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Zócalo House

Type: Beach house
Year: 2010
Location: Punta de Lobos, Pichilemu
Area: 272 m2
Structure: Cargaz Ingeniería
Collaborator architects: Javier Lorenzo and Francisco Duarte
Photographer: Sergio Pirrone

With typical elements of colonial architecture of the area, we reinterpreted the local traditional architecture techniques and materials, in a way that they respond to contemporary challenges. We took two main local elements: the “zócalos” and the local wood that abunds in the region. 

"Zócalo": traditional local structure made of flagstone, used as a base to support other structures. “Zócalos” help to diminish humidity in the inside space. In addition, flagstone abounds and has been used by the local fishermen to built improvise structures along the coastline. Flagstone zócalos have been used on traditional buildings dating from 1800 in Pichilemu. 

In Zócalo House, this element builds a platform, which forms an exterior space for the house with terraces protected from the south wind and controlled green areas, limiting the irrigation area, due to the scarcity of water.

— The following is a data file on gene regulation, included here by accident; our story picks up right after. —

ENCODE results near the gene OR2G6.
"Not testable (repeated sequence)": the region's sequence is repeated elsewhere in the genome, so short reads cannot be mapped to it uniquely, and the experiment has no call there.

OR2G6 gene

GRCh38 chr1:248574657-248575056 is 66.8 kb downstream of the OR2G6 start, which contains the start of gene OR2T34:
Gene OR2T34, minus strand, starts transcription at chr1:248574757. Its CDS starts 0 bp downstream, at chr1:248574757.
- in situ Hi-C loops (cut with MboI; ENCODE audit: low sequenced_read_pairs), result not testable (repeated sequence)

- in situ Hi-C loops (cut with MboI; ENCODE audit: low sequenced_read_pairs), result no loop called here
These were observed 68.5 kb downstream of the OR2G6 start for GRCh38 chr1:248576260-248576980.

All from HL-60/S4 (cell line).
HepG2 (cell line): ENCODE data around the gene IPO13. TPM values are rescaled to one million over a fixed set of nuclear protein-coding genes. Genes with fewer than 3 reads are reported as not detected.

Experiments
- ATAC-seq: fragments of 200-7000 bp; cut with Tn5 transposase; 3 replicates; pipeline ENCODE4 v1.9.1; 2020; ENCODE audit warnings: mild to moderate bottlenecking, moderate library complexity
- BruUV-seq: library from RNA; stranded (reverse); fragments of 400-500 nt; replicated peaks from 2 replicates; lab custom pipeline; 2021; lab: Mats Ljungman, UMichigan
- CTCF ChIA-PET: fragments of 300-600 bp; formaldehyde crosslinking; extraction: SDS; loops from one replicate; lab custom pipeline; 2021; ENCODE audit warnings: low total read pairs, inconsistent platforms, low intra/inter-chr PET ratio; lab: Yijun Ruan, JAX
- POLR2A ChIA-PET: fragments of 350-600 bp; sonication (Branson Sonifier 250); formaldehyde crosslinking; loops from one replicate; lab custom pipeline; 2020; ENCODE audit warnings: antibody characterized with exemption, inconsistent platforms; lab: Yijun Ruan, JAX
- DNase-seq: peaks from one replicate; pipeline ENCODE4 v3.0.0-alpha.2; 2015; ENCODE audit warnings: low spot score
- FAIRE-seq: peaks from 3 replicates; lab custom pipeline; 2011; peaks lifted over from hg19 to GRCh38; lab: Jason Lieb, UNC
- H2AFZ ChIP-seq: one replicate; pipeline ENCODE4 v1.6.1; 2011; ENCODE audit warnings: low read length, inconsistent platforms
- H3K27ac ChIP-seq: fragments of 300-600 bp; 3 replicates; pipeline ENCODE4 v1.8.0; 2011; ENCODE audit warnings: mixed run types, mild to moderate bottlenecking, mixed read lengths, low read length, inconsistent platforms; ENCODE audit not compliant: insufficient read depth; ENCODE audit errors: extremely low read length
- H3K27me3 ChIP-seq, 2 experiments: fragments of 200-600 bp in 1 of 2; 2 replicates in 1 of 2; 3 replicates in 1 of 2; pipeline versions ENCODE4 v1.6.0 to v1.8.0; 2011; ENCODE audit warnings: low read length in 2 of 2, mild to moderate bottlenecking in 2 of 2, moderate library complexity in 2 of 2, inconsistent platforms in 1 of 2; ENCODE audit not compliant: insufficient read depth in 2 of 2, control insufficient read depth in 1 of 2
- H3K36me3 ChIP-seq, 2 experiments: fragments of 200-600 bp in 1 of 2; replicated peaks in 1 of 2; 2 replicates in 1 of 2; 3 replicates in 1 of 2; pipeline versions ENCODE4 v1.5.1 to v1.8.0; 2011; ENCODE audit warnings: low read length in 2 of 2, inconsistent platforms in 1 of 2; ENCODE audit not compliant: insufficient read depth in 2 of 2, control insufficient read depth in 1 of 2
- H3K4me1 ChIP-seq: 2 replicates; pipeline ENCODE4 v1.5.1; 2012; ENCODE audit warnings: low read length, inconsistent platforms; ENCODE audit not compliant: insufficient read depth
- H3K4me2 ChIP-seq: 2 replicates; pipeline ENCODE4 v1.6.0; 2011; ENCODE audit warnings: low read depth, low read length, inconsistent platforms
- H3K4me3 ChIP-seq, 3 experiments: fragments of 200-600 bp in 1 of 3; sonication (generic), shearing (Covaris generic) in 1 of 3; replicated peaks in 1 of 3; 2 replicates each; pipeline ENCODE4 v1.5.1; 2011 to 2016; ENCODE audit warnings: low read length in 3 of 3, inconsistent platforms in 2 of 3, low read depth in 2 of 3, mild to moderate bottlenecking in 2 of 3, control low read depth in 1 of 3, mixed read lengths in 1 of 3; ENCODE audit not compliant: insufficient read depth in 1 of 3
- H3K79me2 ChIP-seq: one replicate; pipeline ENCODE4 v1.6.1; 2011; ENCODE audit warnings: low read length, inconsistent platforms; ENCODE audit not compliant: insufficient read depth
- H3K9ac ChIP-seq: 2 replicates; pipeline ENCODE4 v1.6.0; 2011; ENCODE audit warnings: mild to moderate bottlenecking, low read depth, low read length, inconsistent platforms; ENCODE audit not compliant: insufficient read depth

With a predominant view towards Punta de Lobos, the volume is placed so that the largest number of enclosures look towards the sea, but with a break in this one seeks to protect from the south winds the north-west facade and without losing the view.

The socle and walls of the house are ventilated, decreasing the internal humidity of floors and walls. The stone slabs were extracted from a quarry enabled in the same place. In order to generate continuity with the base and work the fifth facade, the roof was also coated with stone slab.

The house is formed according to the main views towards the sea and the predominant directions of the wind. As a result, wind-protected exteriors are created and the main spaces are focused in watching Punta de Lobos. The materials and the details of the construction, has emphasis on the resistance to the conditions of the beach.